Chances are that if you ask people to name the main causes of conflict in their relationship then money will often figure. Whether it’s triggered by the cold realisation of how far the bank balance is in the red, or seeing red at the revelation of a recent purchase by your partner…. the reality is that such conflict is rarely simply about money per se, but rather is the symptom of a much more deeply rooted conflict around meanings, personality or values.
“What words do you associate with money?” Now there is an interesting question to ask your partner. Security…choice…power… responsibility…freedom,..independence…happiness,..burden? How you answer this question is likely to have been shaped by how you have been socialised by family, education, religion, media, peer group. It will also be influenced by your own personal history with money – perhaps affected by previous relationships, employment or debt. It is worth exploring where and how your views towards money have been formed and if you want to challenge any of the meanings that you attach to it.
The tug of war between the spenders and the savers is a common battle in relationships. Often this is the symptom of a wider difference in personality types within the relationship. One might be a risk taker while the other more cautious; one spontaneous while the other more of a planner; one lives in the moment whilst the other has more of an eye on the future. On our One:Retreat days we spend a good deal of time helping couples to understand the similarities and differences in their personality types. An important reason for this is that our natural tendencies, rooted in our different personality types, are unlikely to change. So the only way forward is to develop a greater understanding of how we can respect, value and best accommodate our differences.
One of the most common conflicts is around different perspectives and priorities on what money should be spent on. Again what lies behind this conflict isn’t money itself, but rather our different values – what we believe to be important and worth investing in. If you value health and fitness then you might want to prioritise spending on sport activities or healthy food. If you value friendship and hospitality then you might want to prioritise spending on hosting people. If you value adventure and leisure then you may want to spend on travel. If you value generosity then you may want to prioritise giving money away.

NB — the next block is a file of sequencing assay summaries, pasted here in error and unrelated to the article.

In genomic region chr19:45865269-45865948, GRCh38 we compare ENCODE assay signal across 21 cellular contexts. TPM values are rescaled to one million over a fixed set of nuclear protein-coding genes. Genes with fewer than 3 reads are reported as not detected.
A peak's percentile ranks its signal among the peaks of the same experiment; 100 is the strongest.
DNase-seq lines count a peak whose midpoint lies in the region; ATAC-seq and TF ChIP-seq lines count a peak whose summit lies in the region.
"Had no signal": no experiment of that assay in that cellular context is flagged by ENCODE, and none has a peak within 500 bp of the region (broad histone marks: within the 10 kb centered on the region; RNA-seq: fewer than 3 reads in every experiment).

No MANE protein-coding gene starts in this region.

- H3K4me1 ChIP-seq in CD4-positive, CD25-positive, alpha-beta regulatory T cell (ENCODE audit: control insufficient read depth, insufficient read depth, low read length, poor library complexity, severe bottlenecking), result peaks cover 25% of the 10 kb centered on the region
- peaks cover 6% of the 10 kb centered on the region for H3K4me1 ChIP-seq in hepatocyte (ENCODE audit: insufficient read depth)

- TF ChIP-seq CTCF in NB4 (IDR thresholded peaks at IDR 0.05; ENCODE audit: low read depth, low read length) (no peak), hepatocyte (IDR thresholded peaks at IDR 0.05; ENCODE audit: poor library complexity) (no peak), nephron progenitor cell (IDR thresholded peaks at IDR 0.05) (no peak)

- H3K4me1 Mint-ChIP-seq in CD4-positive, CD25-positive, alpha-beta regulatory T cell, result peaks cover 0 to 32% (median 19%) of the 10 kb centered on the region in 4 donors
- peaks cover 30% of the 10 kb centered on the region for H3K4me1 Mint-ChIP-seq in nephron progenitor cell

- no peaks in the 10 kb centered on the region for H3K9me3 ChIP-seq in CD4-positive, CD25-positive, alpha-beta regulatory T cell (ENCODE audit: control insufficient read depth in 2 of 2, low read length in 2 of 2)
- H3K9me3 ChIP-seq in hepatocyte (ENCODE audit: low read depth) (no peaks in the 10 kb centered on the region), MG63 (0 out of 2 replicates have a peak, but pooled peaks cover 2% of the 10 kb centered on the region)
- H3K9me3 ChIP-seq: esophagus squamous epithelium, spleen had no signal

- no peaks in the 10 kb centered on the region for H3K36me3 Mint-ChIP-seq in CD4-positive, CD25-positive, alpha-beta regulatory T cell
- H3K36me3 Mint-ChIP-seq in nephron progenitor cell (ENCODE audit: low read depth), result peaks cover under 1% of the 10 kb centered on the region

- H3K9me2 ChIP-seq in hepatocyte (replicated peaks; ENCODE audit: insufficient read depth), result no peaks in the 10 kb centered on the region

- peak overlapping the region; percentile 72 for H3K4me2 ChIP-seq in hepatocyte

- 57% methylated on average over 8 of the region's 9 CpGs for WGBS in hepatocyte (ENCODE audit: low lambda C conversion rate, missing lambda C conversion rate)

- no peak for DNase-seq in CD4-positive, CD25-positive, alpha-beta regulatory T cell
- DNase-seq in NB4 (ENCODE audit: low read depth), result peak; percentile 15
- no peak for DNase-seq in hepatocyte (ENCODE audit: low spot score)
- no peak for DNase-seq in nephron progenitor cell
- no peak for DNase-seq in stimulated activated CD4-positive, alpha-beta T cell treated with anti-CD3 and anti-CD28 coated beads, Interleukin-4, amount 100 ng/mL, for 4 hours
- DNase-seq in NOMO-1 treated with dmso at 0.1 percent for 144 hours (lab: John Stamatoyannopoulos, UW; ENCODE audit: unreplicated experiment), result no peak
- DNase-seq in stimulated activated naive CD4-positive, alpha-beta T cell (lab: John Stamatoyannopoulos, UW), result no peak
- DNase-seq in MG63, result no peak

Couples are likely to have values that they hold in common (where there is likely to be more agreement over spending) but also to have their own distinct values that are important to one partner but not the other. Here is where it is more likely that conflict arises. The challenge for any couple is to be able to identify each other’s distinct values and to give each other the space, time and resources for these values to be expressed. In a world of finite resources this is going to mean compromise in order to accommodate each other and ensure that both partners feel a sense of equity.
So, the next time you lock horns with your partner over money maybe try to delve and see if there is anything deeper going on. You may just be able to unlock a little more understanding of one another.